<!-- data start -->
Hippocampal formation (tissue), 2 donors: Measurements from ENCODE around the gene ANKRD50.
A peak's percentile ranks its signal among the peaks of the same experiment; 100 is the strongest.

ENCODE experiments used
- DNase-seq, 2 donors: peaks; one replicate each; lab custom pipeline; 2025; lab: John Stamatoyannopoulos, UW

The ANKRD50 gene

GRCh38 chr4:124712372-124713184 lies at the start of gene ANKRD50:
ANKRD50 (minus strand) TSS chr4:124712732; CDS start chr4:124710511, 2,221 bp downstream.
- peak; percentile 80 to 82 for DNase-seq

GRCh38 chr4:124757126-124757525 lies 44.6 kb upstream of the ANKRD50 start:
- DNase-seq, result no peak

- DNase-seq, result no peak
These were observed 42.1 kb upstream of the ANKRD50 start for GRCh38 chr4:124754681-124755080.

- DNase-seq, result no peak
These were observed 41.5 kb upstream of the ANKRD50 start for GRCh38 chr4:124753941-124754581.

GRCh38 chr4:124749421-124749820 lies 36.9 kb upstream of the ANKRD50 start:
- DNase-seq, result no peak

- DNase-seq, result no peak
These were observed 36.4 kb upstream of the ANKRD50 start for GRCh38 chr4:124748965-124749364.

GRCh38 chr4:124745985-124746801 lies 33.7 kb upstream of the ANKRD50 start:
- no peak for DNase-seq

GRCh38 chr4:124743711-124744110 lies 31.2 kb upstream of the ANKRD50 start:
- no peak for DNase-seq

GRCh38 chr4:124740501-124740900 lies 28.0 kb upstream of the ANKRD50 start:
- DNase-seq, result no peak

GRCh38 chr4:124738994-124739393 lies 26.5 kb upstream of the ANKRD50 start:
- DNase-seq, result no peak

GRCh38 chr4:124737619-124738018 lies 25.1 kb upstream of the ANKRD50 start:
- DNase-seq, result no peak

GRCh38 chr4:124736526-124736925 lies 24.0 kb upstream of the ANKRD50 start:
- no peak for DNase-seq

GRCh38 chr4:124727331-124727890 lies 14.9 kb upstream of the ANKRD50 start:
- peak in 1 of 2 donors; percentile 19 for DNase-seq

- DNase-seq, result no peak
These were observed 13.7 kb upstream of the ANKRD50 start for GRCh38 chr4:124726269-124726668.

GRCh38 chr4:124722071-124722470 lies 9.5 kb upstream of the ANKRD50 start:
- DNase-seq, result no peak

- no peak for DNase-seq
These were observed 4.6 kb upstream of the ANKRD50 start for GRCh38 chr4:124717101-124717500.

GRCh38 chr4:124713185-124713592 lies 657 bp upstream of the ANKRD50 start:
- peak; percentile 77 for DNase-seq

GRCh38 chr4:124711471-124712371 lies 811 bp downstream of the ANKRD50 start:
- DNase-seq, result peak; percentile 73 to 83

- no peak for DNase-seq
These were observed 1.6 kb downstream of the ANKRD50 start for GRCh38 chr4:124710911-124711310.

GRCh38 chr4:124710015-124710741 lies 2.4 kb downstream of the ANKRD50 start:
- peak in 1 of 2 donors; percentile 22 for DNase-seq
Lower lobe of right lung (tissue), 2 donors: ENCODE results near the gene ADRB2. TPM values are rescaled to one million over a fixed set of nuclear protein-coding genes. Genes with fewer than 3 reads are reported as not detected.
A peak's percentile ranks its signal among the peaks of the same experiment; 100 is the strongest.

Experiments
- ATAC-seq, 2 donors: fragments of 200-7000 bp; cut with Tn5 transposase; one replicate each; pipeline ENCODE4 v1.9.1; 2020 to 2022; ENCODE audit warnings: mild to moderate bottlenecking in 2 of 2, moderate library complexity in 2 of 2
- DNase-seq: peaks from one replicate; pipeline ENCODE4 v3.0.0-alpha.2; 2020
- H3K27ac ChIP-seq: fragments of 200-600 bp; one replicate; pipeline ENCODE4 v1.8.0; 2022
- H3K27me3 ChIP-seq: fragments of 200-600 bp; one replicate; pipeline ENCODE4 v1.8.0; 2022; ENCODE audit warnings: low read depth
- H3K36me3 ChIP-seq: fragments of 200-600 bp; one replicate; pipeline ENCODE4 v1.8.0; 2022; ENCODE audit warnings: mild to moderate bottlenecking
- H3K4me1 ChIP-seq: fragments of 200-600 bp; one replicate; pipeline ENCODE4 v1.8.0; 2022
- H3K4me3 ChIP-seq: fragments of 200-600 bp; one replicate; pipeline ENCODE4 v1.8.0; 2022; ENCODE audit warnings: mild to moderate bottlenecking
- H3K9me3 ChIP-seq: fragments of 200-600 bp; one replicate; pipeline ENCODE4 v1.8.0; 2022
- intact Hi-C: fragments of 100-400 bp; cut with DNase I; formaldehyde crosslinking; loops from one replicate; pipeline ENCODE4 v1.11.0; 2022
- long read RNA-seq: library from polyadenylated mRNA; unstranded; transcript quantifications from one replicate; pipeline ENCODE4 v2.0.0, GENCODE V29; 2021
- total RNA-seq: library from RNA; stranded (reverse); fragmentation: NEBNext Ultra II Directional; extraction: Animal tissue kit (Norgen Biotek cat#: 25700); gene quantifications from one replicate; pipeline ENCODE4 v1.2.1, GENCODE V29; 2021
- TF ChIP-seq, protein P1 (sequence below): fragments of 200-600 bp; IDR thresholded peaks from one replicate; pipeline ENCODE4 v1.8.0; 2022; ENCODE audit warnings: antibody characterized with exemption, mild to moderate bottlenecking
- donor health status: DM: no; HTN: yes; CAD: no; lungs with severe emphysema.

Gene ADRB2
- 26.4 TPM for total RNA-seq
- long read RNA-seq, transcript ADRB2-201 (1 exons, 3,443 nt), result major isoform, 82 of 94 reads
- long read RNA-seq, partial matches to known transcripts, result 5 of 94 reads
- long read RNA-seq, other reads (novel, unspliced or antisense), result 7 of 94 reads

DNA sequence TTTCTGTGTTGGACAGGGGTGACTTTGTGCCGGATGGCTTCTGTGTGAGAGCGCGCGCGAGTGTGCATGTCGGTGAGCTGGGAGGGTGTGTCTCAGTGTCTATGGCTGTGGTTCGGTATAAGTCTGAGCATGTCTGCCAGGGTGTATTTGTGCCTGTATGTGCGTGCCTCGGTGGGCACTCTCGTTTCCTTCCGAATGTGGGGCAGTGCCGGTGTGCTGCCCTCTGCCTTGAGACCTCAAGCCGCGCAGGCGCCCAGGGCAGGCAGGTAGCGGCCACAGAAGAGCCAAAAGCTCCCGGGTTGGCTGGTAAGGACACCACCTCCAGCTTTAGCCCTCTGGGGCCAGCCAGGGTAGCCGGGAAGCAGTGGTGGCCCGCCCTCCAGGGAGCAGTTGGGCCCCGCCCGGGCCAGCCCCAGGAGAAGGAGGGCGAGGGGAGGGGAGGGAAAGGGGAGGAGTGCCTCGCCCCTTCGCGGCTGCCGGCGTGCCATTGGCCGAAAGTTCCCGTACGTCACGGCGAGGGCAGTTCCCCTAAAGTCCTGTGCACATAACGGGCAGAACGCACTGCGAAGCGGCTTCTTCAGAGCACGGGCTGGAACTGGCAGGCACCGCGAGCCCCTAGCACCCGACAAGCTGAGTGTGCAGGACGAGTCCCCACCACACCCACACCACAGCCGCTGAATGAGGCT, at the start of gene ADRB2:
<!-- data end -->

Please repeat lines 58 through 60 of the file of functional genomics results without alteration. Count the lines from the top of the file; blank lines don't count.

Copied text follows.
- intact Hi-C: fragments of 100-400 bp; cut with DNase I; formaldehyde crosslinking; loops from one replicate; pipeline ENCODE4 v1.11.0; 2022
- long read RNA-seq: library from polyadenylated mRNA; unstranded; transcript quantifications from one replicate; pipeline ENCODE4 v2.0.0, GENCODE V29; 2021
- total RNA-seq: library from RNA; stranded (reverse); fragmentation: NEBNext Ultra II Directional; extraction: Animal tissue kit (Norgen Biotek cat#: 25700); gene quantifications from one replicate; pipeline ENCODE4 v1.2.1, GENCODE V29; 2021